What is it with doors and crime scenes? Doors seem to feature almost as characters of their own in many high-profile cases. In the Oscar Pistorius case the door is elevated to a kind of time machine.
Through the 4 bullet holes, when lined up to the trajectory of the shooter and the bullet wounds from the autopsy, the entire split second shooting can be reanimated. I bought a door and measured the recreated the exact ballistics as research for Justice Eventualis, my final book on the Pistorius case.
In the McCann case there was a lot of confusion about front and rear doors in the beginning. Was the front door locked or the rear? Did Gerry McCann do his check through the front door or the rear? Was Madeleine’s bedroom door open or closed? How many degrees was her bedroom door open? How much light was visible insight the room through the partially open door…
A bathroom door also features prominently in the Jason Rohde case. I remember attending two court cases within a few months of each other in South Africa, and both the Pistorius case and Rohde case had the doors removed and reassembled in the court.
In the Rohde case the door was discolored with fingerprint dust and other stains. So many questions surrounded the white hotel door from Spier hotel where Susan Rohde was found bound and dead against. Was she actually hanging behind the door or just sitting? Was it possible to hang from the flimsy bathroom hooks? Would anyone hanging from those hooks not kick around and awaken someone snoozing in a bed immediately opposite the door? And what sort of maximum weight might one of those bathroom hooks actually hold?
Would a CEO really not know how to manually unlock a hotel door with a spoon or a coin?
Interestingly, in the Pistorius and Rohde cases, the height of the victim was critical to figuring out the forensics, and in the Pistorius case, his height without his prosthetics was also vital to figuring out the ballistics.
In the Amanda Knox case, a locked bedroom door, and broken windows and broken door latches all played a prominent role. Ditto the Ramsey case.
With Rebecca Zahau there’s not just a door but a message explicitly painted in bold, black ALL CAPS on the door. The San Diego Sheriff’s Department take a simplistic, reductionist view by simply imagining Rebecca in front of the door and painting the message. In their version she’s the right height, it’s painted with her paint, so it has to be her, right?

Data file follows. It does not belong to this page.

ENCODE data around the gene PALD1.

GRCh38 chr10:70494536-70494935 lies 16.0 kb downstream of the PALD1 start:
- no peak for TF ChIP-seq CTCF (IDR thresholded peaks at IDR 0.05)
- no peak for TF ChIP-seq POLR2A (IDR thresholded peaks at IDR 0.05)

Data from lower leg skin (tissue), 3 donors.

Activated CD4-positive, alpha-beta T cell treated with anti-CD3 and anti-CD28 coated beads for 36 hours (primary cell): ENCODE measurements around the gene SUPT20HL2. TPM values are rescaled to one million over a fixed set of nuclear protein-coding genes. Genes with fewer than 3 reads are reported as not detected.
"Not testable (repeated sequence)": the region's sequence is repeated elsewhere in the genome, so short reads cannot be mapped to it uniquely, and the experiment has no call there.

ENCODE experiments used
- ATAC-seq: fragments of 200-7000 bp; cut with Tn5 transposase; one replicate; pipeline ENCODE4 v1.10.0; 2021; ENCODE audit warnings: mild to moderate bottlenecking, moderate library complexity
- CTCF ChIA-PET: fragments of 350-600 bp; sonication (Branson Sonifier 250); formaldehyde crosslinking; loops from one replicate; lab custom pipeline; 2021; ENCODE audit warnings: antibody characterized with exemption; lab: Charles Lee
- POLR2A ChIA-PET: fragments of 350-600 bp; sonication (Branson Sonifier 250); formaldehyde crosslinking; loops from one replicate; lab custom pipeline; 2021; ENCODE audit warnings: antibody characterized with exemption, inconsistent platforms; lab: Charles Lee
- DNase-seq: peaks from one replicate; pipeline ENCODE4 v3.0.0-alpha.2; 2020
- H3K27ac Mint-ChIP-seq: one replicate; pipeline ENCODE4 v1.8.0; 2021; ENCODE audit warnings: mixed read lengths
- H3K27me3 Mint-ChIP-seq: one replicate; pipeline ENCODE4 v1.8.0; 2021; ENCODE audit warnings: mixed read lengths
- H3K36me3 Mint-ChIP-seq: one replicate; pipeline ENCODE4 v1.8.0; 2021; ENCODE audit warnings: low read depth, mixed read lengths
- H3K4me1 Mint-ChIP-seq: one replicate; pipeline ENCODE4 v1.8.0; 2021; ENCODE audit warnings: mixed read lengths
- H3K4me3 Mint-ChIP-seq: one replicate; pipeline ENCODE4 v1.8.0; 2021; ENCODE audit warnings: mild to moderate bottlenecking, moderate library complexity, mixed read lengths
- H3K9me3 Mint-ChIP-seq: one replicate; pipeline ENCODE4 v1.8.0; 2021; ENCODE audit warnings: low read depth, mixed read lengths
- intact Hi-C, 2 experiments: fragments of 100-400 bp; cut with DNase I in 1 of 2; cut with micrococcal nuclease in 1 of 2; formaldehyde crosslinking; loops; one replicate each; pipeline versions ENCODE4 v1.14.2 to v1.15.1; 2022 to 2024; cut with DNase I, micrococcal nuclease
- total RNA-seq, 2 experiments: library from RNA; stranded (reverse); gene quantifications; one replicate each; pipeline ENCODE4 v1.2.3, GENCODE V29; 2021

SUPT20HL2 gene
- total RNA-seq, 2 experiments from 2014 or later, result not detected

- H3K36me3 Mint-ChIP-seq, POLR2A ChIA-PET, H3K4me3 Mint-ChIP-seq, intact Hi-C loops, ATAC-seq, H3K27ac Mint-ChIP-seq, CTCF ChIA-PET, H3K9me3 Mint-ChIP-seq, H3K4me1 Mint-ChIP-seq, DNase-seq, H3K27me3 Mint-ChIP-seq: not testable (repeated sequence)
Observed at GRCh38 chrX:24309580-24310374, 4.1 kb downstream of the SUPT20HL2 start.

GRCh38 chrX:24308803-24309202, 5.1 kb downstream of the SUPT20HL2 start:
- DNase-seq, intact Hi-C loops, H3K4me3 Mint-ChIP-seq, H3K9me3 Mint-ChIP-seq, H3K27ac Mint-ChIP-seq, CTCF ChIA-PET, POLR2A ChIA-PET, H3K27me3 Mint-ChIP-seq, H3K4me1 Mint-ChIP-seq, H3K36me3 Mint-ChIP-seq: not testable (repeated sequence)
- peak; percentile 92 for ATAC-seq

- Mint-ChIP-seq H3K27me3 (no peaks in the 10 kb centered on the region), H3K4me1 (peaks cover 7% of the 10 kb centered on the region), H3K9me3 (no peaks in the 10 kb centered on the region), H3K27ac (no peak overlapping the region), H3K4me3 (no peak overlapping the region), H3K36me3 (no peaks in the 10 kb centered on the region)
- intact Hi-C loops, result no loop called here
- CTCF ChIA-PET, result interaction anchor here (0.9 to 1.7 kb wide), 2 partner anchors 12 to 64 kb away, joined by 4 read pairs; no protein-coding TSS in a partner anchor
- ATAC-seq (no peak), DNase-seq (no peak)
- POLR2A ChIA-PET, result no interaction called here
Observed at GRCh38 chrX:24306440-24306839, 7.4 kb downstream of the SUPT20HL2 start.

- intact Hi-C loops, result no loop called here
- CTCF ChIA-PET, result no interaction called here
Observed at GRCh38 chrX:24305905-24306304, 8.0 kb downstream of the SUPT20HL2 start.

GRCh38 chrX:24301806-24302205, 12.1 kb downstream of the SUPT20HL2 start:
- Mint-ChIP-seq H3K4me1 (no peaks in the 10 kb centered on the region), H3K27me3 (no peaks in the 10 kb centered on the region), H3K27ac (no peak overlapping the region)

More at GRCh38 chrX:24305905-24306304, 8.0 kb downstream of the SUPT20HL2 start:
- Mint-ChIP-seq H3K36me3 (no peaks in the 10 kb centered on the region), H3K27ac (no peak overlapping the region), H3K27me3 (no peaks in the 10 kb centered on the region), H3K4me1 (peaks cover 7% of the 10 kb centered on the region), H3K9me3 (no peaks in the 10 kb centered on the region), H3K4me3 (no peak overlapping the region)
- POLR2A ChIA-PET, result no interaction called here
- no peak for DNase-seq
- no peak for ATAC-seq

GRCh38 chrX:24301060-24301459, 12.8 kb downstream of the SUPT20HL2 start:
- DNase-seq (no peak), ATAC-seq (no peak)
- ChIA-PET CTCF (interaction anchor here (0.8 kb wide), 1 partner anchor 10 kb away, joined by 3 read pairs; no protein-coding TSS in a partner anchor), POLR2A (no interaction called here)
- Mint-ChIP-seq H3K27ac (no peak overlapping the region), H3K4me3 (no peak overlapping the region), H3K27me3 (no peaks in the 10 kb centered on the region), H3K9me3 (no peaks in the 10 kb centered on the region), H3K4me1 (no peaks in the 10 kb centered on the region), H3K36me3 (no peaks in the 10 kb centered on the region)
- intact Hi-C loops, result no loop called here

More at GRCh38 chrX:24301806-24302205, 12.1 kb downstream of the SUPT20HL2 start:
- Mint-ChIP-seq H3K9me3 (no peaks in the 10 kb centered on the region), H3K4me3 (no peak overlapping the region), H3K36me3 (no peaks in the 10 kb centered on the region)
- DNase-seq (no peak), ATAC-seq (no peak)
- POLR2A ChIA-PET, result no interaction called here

In the civil trial counsel for the Zahaus very cleverly did handwriting analysis on the seven word message, something the cops and experts for the defense did their best to scoff at.
But handwriting aside, if we look closely at the model used in the Sheriff’s PowerPoint presentation, she’s wearing shoes with a slight heel, and the door is slanted very slightly away from her. This simultaneously raises the model at least an inch in vertical height, while the slanting of the door lowers the message at least an inch. The model in the image also demonstrates painting her message on the lower line of text.
It’s easy to model the scenario yourself. Stand in front of a door with a pen and pretend the door is a piece of paper. Where would you automatically, naturally start writing your message? Go do the experiment quickly and then come back.
Where would you automatically, naturally start writing your message when standing right beside a vertical door?
Answer: In line with your shoulder, and looking down approximately 45 degrees [mirroring somewhat how one would write on a flat horizontal plane, in a line parallel with one’s bent elbow].
Keith Greer’s exhibit shows the height of the message a few critical inches higher than the police exhibit. The text on the bottom line is clearly above Rebecca’s shoulder level, and the word HIM virtually eye-level or slightly higher.
Sometimes, on these tiny nuances, the height of a message on a door, a trial or an investigation can turn – for better or worse.